Review of Slow Down Album by Hyde & Beast

In the course of popular musical history there have been many bands that have used the two drummer format to enhance their sound. Adam And The Ants, The Glitter Band and The Fall have all found worth in a multiple percussive presence. Some drummers have found the need to up sticks and step up to the plate as the frontman/woman to fulfil their ultimate musical destiny. Phil Collins, Frankie Rose and Dave Grohl have all realised more musical 'success' after venturing forward to take up the mic. Some drummers are just famous, or at least renowned, for their drumming! Keith Moon, Neil Peart and Cozy Powell to name but a mere few have all been revered as outstanding drummers of their time. Has there ever before though been a memorable band formed of two drummers from two separate, moderately successful, bands that have met and formed an entirely new band? (Answers on a postcard please)

Hyde & Beast are such a band, 'Slow Down' is the album and the resultant 11 tracks probably go some way to answer the question as to why those band names don't exactly fall out of your mouth with ease. It's also probably not done because generally if you floated the notion you'd get a less than warm response because you couldn't imagine it being a very fruitful partnership. Having saved us the issue of using our imagination Slow Down actually gives us all the chance to hear if there is any mileage to be had from two beat boys banging out some collaborative tunes.

Hyde & Beast Slow Down Album

Combining the talents of Dave Hyde, from The Futureheads, and Neil 'Beast' Bassett formally from the Golden Virgins, has resulted in what they describe, in a questionable approach to positive pr spin, as a "Gentle psychedelic mess". H&B's brand of psychedelia is more of a washed out sepia toned trippy stoner style of early Pink Floyd or 'experimental' Beatles rather than that of the more spaced out kaleidoscopic and vibrant 13th Floor Elevators. The haziness of the mix places you unashamedly back in the late 60's early 70's era where everything's cool and there's never a better time to chill than now. (Is Sunderland the new San Fran??.......err no, but it's rarely unenjoyable to try and make a bigger splash in someone else's free form pool))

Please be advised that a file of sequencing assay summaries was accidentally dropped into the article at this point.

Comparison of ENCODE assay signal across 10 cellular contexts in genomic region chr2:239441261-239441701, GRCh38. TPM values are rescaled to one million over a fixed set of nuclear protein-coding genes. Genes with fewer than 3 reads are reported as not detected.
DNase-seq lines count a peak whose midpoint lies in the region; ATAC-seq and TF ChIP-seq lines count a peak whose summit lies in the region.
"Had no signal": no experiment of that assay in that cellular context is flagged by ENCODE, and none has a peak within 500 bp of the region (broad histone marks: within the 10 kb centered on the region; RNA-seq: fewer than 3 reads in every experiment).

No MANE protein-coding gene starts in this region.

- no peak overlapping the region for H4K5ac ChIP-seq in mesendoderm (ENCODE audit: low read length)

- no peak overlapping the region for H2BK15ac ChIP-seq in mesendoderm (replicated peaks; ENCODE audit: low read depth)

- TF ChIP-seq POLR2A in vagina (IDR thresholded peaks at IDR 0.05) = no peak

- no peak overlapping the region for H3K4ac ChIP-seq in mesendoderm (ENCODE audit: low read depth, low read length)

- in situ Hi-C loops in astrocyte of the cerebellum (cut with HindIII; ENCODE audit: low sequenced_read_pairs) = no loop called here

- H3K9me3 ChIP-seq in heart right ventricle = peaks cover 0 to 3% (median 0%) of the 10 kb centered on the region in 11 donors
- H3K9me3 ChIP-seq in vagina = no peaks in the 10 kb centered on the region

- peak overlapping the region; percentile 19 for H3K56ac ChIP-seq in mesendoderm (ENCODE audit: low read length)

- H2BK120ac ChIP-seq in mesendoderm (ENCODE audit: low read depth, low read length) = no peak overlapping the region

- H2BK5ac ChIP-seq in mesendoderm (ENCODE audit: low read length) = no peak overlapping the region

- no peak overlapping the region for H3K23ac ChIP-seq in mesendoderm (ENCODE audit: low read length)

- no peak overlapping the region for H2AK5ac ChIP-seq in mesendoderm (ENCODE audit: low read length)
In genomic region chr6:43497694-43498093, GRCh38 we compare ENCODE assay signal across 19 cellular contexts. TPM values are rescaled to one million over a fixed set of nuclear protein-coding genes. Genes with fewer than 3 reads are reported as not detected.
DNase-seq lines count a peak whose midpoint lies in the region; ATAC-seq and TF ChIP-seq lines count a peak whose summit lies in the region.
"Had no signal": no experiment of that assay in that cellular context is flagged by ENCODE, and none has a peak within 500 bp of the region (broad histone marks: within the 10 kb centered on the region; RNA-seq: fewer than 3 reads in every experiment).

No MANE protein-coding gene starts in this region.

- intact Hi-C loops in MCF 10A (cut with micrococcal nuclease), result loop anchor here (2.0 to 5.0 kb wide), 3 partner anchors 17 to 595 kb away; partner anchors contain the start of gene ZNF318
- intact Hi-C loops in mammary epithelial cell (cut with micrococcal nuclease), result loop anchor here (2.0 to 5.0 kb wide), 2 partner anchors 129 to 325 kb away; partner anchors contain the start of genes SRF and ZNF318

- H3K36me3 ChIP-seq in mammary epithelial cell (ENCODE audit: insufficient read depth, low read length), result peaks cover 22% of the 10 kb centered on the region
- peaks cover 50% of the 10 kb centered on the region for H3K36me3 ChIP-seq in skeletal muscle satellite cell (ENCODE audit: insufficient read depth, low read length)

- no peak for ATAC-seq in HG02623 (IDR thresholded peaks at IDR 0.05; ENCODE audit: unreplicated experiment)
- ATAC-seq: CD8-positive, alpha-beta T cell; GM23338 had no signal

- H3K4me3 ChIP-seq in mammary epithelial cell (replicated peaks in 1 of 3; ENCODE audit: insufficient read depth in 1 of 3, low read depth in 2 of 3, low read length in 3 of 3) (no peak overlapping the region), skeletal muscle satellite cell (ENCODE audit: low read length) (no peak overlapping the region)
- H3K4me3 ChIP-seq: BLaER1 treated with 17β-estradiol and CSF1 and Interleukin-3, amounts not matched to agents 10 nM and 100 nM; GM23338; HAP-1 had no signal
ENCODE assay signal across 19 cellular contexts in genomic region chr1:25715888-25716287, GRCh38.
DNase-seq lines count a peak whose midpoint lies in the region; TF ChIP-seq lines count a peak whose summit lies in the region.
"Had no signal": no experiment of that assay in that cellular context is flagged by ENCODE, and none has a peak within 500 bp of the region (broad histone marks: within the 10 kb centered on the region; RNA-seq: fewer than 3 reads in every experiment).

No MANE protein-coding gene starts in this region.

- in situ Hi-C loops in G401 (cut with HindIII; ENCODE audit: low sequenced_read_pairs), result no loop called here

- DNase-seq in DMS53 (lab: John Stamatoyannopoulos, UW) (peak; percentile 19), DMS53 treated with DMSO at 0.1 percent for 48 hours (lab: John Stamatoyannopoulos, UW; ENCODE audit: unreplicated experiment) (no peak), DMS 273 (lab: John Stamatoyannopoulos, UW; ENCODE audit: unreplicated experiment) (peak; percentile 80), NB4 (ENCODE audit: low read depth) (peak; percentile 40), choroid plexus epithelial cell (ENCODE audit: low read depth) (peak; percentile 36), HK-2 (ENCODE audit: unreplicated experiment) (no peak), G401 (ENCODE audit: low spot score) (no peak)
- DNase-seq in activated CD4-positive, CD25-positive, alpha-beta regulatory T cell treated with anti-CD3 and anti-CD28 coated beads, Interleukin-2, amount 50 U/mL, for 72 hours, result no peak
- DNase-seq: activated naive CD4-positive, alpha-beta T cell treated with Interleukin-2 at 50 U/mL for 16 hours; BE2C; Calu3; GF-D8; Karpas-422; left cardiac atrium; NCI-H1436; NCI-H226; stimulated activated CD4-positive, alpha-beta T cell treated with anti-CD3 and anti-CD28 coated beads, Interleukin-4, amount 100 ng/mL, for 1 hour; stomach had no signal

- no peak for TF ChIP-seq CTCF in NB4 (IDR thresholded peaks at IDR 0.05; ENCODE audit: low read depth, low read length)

First single, 'Never Come Back', with its multi-layering, harmonies and simple but effective hooks, sets up the album nicely. The Alan Price like piano that threads through the track works well set against the bawdy horns and tempered rhythms. A more warped perspective of a subtle psychedelic nature permeates through on 'If You Could Buy Me Anything' where a vague sitar like drone under pins the falsetto vocal, tambourine and guitars. The bass beats get slightly more funky on 'All Because Of You' before the beat picks up for a Mungo Jerry infused 'You Will Be Lonely'.

'Trees Are Falling' , followed by 'Last Chance For A slow Dance', reels us back into a floating hypnosis delivering a double dose of H&B's hallucinatory mixture. A distinctly T-Rex stylised guitar rings out through the short but sweet '(And The) Pictures In The Sky' and we even get some old school blues licks on the even shorter 'Wolfman Blues'. The album closes out with a triptych of mellow, gentle and tender tunes ending with the dreamy waves of, near instrumental, 'Louis' Lullaby'.

As a debut 'Slow Down' throws up plenty of surprises, especially when you consider the collaborators previous output and the usual instrumentation they have been constrained by. The vocal harmonies are beautifully sung throughout and there is little or no inclination at all that Hyde & Beast are 'just two drummers', if anything the whole percussive spectrum is the one least explored. There are no 'Ant Music' double drum intros here. As an interesting aside the whole project, recorded in only eleven days, is certainly more dynamic and creative than initial scepticism had me believing. It may not win any prizes but it's certainly a step in the right direction for both protagonists.

Andrew Lockwood

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